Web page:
The way this procedure slows down the approval procedure can be clearly seen from the rules for considering notifications for Moscow municipal authorities. According to this document, the prefecture must send a copy of the notification to the Department of Cultural Heritage on the day of its receipt, or on the next business day if the notification was submitted after 4 p.m. Two more days are provided for the preparation of the opinion. It is difficult to imagine how the prefecture can respond to the organizer within the statutory period of three days (which, we recall, cannot be extended on weekends and in some cases is reduced to one day).
Meanwhile in St. Petersburg, communication is not delayed as long. The city Committee on State Control, Use and Protection of Historical and Cultural Monuments participates in the process of coordinating in the area of cultural monuments. Unlike in Moscow, the department does not have the authority to ban an event: the committee’s role is to prepare «a list of requirements that all participants of a public event must comply with to ensure the protection and preservation of St. Petersburg’s historical and cultural heritage» (the resolution does not specify the requirements). The regional regulation allows two days to the preparation of this list, but since it cannot be the basis for refusal, it is not necessary to transfer it to the organizer within three days.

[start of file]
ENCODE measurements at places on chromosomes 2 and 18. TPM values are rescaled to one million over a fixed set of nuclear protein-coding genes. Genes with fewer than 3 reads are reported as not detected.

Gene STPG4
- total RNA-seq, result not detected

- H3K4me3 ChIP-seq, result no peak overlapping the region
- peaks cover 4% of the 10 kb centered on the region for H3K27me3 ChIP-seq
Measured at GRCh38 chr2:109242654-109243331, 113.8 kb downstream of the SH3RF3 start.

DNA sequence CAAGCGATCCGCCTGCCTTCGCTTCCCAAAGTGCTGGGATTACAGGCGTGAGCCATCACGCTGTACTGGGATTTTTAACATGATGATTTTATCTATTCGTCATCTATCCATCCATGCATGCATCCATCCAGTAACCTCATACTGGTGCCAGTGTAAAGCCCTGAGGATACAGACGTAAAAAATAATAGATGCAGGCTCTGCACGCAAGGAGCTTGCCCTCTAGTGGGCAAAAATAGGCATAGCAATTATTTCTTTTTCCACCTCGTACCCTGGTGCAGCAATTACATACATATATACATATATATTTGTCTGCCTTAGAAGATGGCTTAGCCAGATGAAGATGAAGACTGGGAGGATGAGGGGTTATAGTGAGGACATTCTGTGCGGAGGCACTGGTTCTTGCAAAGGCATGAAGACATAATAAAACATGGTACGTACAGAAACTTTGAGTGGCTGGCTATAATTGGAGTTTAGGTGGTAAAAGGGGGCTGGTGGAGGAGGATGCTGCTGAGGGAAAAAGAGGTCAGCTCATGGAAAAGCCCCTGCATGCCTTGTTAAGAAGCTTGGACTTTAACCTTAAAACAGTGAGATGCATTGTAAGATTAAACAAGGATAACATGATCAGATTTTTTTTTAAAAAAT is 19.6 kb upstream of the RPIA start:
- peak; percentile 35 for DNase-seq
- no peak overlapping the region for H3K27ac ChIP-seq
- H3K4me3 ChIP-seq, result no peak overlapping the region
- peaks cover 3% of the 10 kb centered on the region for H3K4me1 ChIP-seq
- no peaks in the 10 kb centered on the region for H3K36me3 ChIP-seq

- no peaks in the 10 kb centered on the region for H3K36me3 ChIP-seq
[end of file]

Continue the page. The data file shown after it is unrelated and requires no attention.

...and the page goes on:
This two-step procedure once again blurs the boundaries of the requirements of federal law on how local authorities must evaluate their responses. The law requires the authorities to explain their decision to the organizer, but this norm does not necessarily apply to other insitutions involved. For example, the Moscow Department of Culture may declare that the public assembly is not possible because of group tours or in case the event can hypothetically prevent citizens from accessing a cultural monument. As a result, the city administration can simply issue a refusal referring to the Department of Culture’s conclusion, and abdicate its responsibility.
A representative of the city administration of Volgograd, justifying in a legal hearing the lawfulness of the refusal to approve an anti-corruption assembly on March 26, noted that it had not received a conclusion from «the authorized body for the protection of cultural heritage» on the «suitability of the location for the proposed rally, in accordance with the resolution of the head of the Volgograd region administration dated April 12, 2011 No. 324». In fact, the decree of the head of the administration referred to here imposes the obligation to obtain such a conclusion on the city authorities, not on the organizer. But this logical inconsistency in the arguments of the representative of city authorities had no effect on the court’s decision, which recognized its refusal as lawful.
Other problems occur in regions where assemblies beside cultural monuments must be agreed directly with the relevant regional departments. Similarly to the cases where the proposed location is adjacent to state institution buildings, the organizer can easily make a mistake and submit a notice to the wrong department. According to the Supreme Court, in this case, the officials considering the notification should suggest that the organizer hold the event in another place, but in practice authorities confine themselves to a direct refusal, suggesting to contact a relevant department.